temporaries thought proper a few days ago,
on the authority of their, no doubt, well
lited correfpondents, toafcribc to the
French government, while at the fame time
we do not fee much of that moderation
which can entitle the chief cotlful to credit
for the Imcerity of his pacific intentions.
The trreaty of Gampo Formibis generally
laid down as the balis of negotiation.—
The leading article in this treaty was the
ceil'iou to France of all the territory on the
left bank of the Rhine, formerly belonging
to the Emperor, and other princes, in con
fideration of Venice, with its terra-firma,
being annexed to the States of the Honfe
of Aillria. It was provided, however, by
the fecret articles, that feme of the for
treffes on the right bank, Inch as Keht, Eh
renbreitftein, kc. fhould be garrifbned by
the troops of the Republic. The conditi-
Id forth in the prefent preliminaries
are fo far more favourable to Anuria, as
they ftipulate that thele places of ftrength,
inftead of being retained by France, Ihall he
razed; and the integrity of the Germanic
body is violated to lefs extent, as, inftead
>f throwing the arch-bifhopric of Saltzburg
with part of Bavaria, into the IVale < 1 in*
demnities, a make weight is to be found in
Italy, equal in importance to what would
have been derived from thefe quarters. Lit
tle doubt can be entertained that the States
of Venice are no inadequate equival nt for
Auftrian Flanders ; that is to fav,upon a fair
exchange. The revenues arifingout of the
Eow Countries new r wer< fufficieffl! to de
fray the expenfe of maintaining them while
they were held of Auftria ; and though they
i powerful barrier againft France, for
the weftern Hates of the empire, the}- i
diminifhed than added to the ftrength of th<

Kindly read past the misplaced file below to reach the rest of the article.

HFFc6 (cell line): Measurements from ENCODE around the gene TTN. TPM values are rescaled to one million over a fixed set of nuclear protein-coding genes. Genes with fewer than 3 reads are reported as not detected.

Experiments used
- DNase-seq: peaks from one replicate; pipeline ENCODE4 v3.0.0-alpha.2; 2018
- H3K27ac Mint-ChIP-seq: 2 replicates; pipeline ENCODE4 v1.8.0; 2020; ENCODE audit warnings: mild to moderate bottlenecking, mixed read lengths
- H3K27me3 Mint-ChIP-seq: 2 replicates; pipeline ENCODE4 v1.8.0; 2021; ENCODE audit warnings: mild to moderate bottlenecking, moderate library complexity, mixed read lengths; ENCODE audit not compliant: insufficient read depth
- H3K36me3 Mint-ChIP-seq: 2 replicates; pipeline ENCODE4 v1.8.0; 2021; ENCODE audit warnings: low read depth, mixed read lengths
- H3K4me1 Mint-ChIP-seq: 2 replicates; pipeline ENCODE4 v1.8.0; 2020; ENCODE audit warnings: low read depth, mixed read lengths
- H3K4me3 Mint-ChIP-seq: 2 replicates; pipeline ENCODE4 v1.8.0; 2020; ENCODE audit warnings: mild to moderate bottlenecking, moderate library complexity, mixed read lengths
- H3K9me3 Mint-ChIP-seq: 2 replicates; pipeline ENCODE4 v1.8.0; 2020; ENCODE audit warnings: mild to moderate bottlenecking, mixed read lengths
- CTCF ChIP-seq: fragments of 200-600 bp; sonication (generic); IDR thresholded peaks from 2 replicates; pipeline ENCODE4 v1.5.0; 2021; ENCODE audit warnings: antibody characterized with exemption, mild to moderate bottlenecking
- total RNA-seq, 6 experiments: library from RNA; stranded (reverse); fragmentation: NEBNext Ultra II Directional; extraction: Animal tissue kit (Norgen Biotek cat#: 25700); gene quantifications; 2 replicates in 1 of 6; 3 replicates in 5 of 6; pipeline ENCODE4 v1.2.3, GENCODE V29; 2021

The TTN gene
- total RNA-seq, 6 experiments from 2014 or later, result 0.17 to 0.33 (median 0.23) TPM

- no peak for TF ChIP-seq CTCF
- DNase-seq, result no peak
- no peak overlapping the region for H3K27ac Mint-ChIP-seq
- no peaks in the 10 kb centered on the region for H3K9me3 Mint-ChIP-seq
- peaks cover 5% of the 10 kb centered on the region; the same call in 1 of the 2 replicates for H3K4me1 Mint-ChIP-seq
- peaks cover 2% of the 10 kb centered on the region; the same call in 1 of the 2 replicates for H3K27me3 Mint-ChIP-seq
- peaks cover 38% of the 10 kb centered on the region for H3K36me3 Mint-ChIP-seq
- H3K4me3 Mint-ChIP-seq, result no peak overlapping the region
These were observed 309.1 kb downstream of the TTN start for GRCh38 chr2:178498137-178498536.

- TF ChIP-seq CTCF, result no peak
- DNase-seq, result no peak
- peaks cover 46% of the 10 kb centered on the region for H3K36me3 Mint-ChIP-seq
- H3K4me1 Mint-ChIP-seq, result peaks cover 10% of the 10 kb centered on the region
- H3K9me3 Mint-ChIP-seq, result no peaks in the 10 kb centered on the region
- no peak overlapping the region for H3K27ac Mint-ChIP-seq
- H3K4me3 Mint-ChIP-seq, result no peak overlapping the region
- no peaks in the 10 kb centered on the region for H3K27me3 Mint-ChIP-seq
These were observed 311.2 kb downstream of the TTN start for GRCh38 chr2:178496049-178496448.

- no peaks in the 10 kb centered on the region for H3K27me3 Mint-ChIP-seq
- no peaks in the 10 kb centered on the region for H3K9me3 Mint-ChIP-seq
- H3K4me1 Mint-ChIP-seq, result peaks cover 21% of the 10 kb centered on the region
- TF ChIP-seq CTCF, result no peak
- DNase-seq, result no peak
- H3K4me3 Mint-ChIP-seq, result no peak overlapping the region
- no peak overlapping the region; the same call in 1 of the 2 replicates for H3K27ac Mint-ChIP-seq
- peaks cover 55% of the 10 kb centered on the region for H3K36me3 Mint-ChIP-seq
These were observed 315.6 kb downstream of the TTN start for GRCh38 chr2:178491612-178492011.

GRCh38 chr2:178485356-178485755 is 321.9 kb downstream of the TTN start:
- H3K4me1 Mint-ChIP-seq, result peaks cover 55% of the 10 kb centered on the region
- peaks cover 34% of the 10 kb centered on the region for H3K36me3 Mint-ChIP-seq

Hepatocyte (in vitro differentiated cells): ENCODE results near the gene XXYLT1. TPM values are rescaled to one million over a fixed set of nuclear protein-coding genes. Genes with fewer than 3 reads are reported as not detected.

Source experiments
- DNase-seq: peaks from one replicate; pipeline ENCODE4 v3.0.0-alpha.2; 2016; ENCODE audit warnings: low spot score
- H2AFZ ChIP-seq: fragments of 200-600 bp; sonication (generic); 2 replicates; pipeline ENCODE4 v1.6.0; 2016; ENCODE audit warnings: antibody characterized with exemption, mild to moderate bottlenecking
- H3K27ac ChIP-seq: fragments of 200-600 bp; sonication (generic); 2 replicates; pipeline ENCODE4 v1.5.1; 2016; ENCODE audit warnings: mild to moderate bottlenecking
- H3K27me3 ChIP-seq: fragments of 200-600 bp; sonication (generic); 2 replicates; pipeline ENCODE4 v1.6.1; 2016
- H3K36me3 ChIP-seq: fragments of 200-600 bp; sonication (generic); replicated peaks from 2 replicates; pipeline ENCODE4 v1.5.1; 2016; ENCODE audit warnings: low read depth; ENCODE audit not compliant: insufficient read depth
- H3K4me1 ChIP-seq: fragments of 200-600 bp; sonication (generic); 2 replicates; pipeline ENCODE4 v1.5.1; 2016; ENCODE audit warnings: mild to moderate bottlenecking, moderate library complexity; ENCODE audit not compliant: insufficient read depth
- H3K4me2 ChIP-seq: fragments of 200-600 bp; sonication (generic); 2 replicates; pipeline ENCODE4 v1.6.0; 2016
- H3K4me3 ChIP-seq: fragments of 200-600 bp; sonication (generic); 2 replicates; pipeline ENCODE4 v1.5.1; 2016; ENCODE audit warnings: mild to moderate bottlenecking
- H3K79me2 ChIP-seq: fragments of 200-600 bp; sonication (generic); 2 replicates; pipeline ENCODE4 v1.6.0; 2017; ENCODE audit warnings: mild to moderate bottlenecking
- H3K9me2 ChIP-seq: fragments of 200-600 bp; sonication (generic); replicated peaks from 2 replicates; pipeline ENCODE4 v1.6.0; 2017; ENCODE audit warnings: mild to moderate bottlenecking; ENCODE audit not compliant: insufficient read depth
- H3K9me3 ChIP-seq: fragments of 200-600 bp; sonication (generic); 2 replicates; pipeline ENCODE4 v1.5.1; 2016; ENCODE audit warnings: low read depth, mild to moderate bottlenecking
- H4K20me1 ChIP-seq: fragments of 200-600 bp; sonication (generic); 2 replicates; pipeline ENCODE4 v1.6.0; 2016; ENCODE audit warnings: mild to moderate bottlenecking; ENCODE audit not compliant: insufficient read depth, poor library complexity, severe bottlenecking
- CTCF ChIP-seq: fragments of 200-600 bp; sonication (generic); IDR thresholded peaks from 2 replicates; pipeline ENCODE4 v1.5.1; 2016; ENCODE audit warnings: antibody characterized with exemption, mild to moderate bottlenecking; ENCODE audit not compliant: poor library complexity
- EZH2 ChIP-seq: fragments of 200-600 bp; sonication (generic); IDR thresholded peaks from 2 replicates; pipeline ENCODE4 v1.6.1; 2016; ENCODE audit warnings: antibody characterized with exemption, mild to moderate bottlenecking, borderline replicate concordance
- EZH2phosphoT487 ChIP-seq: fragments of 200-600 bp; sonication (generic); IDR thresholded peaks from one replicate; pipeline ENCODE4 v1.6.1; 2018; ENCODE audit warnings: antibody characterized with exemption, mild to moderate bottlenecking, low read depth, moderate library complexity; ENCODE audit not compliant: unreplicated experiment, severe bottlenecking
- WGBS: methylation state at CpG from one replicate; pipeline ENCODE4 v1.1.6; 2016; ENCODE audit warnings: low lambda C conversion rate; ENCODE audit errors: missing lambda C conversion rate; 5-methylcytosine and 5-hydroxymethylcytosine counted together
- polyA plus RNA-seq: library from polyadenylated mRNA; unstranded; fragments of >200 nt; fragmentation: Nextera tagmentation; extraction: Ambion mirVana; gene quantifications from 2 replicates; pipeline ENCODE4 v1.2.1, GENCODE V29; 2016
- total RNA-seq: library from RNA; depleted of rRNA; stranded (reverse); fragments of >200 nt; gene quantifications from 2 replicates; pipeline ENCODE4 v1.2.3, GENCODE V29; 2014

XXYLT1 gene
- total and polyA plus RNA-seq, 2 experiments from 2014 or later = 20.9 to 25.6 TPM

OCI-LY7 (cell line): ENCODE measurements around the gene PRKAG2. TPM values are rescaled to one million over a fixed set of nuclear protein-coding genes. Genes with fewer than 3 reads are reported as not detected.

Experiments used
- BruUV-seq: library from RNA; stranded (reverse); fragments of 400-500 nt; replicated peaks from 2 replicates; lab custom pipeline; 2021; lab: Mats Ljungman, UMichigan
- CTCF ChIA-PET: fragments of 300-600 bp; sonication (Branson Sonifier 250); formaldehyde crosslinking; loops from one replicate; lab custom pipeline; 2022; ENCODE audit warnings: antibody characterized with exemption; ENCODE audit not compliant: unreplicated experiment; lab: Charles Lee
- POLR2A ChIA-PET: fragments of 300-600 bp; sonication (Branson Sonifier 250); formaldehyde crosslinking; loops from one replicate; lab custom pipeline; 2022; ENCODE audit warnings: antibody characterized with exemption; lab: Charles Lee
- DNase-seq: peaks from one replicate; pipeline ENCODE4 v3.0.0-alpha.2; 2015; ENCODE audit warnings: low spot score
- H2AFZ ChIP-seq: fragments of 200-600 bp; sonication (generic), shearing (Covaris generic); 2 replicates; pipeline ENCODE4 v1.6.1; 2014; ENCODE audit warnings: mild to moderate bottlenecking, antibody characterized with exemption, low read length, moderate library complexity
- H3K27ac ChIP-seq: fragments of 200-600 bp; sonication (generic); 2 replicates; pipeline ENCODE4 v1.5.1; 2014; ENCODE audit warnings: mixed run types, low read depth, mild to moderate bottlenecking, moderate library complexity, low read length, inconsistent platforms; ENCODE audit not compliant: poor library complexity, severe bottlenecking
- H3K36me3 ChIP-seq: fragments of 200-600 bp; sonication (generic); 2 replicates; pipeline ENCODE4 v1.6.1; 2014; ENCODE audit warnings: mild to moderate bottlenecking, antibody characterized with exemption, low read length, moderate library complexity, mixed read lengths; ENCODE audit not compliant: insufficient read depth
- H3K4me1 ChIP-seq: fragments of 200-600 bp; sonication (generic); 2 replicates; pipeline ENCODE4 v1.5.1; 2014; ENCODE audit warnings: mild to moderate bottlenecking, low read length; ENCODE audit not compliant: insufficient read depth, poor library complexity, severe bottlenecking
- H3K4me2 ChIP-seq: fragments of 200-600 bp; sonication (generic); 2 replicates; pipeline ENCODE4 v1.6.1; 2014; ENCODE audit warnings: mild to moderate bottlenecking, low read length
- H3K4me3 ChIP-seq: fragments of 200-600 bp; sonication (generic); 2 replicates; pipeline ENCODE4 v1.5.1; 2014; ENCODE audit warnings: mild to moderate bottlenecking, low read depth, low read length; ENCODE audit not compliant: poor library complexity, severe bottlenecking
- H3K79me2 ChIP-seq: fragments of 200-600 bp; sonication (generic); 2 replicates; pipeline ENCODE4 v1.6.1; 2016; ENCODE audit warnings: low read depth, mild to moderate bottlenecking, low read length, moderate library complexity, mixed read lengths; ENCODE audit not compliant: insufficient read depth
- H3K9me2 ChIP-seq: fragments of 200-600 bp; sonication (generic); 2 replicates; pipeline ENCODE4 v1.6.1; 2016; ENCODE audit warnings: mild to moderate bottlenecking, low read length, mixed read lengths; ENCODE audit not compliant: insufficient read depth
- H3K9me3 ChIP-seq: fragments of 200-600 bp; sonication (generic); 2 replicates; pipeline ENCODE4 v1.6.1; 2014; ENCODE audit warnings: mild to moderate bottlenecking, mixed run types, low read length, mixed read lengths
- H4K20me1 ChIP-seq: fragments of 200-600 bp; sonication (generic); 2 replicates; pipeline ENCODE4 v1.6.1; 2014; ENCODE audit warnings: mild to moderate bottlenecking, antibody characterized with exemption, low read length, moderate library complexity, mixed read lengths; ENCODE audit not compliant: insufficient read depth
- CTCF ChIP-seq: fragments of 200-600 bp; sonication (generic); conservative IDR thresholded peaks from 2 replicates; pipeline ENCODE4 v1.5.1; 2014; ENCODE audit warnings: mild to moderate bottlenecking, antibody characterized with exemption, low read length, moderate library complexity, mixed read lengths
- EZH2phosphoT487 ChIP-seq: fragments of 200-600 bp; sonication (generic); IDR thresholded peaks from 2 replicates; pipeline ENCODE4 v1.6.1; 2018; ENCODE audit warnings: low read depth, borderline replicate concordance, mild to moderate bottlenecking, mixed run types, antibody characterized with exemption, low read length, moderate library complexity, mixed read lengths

itary dominions. Venice, on the other
hand, from its pofition,perfects the unity of
tlw Imperial territory, and conftitutes Ai -
tria a naval power. Rut it ought to he con
ferred that here there was no fairexc h
There was only a compenfation for a lofs,
and in order that the compenfation fliould
be equal to the lofs, it required to be dou
ble the amount of it.—France, in extend
er boundary to the Rhine, acquired a
iv w tract of country. In adjufting the po
litical balance, therefore, France fhould
given up foniething (he poffeffed be
fore ; whereas, in granting Venice to the
Emperor, (which, by the bye, fhe I
to grant, and he had no righl ti
fhe merely gave a compenfatu n
fhe took from him, without bringirt
w n acquifition into the account, •
l,t always to In
It is not impoffible that Ferrara Sc Man
<ua might be the equivalent meant in the
preliminaries to he fit againft the Areh
btfhopric of Salxbourg—which, by giving
the emperor the ftrong line of the Mincio
for a bounday, would have rounded his ter
, and cftabliJlud for him a ftrong
looting in Italy.
Still, however, France would gain more
upon the whole than Aultria, becsufe, tho"
Aulbia might have an equivalent for her
lofs fhe would have no compenfation for
prandifement of her rival.
Conndeiing the interefts of the emperor
~ bined with thofe of England, the al
lies would lolV in a duplicate proportion.
Venice was no object of dread either to the
oncortheoth* r. When united with Auftria.
but little, if any thing at all, to the
weight of England in the political fcale of
Europe: whereas France, at all times the
rival of this country as well as of Auftria,by
liion of Belgium, obtains not only
:t great addition to her internal ftrength,,
maftei of an extended line
of coaft, threatening to our infular fecurj-
Even the navy of England, invinci
force col
li anyj) nt of a coail fhctching from
Bavonne to the Wefer.
Whether under all the cireumftances ol
the . afe, il b< prudeW on the part of tin
•abinct of Vienna to refufe to ratify the pre-
J'.l /J) In . l)i ANCE.
Itminaries of peace which have been already
ligued, is a very different queltion. '-he